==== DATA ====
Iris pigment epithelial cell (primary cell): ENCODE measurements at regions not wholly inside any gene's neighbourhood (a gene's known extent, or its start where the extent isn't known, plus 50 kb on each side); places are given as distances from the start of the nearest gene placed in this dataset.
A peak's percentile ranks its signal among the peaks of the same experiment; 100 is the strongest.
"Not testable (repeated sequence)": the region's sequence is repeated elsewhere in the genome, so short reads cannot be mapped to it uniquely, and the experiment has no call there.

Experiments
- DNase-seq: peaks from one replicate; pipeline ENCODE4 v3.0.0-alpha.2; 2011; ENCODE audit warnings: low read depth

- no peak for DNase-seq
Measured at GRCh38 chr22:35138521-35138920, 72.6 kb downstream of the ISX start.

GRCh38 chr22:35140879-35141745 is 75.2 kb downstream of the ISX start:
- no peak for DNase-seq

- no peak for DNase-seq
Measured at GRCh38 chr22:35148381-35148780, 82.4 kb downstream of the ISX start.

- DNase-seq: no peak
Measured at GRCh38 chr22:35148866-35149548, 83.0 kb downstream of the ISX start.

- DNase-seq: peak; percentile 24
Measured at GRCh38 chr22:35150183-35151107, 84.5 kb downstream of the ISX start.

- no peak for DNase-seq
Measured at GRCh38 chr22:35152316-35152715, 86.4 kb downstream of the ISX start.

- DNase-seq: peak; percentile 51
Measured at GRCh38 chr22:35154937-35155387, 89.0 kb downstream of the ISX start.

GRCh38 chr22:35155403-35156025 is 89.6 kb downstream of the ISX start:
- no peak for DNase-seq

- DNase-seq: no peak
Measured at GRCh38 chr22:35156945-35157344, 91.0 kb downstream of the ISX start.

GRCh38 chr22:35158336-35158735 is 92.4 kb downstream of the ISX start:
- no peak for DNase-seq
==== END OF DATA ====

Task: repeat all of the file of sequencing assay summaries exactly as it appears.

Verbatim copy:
Iris pigment epithelial cell (primary cell): ENCODE measurements at regions not wholly inside any gene's neighbourhood (a gene's known extent, or its start where the extent isn't known, plus 50 kb on each side); places are given as distances from the start of the nearest gene placed in this dataset.
A peak's percentile ranks its signal among the peaks of the same experiment; 100 is the strongest.
"Not testable (repeated sequence)": the region's sequence is repeated elsewhere in the genome, so short reads cannot be mapped to it uniquely, and the experiment has no call there.

Experiments
- DNase-seq: peaks from one replicate; pipeline ENCODE4 v3.0.0-alpha.2; 2011; ENCODE audit warnings: low read depth

- no peak for DNase-seq
Measured at GRCh38 chr22:35138521-35138920, 72.6 kb downstream of the ISX start.

GRCh38 chr22:35140879-35141745 is 75.2 kb downstream of the ISX start:
- no peak for DNase-seq

- no peak for DNase-seq
Measured at GRCh38 chr22:35148381-35148780, 82.4 kb downstream of the ISX start.

- DNase-seq: no peak
Measured at GRCh38 chr22:35148866-35149548, 83.0 kb downstream of the ISX start.

- DNase-seq: peak; percentile 24
Measured at GRCh38 chr22:35150183-35151107, 84.5 kb downstream of the ISX start.

- no peak for DNase-seq
Measured at GRCh38 chr22:35152316-35152715, 86.4 kb downstream of the ISX start.

- DNase-seq: peak; percentile 51
Measured at GRCh38 chr22:35154937-35155387, 89.0 kb downstream of the ISX start.

GRCh38 chr22:35155403-35156025 is 89.6 kb downstream of the ISX start:
- no peak for DNase-seq

- DNase-seq: no peak
Measured at GRCh38 chr22:35156945-35157344, 91.0 kb downstream of the ISX start.

GRCh38 chr22:35158336-35158735 is 92.4 kb downstream of the ISX start:
- no peak for DNase-seq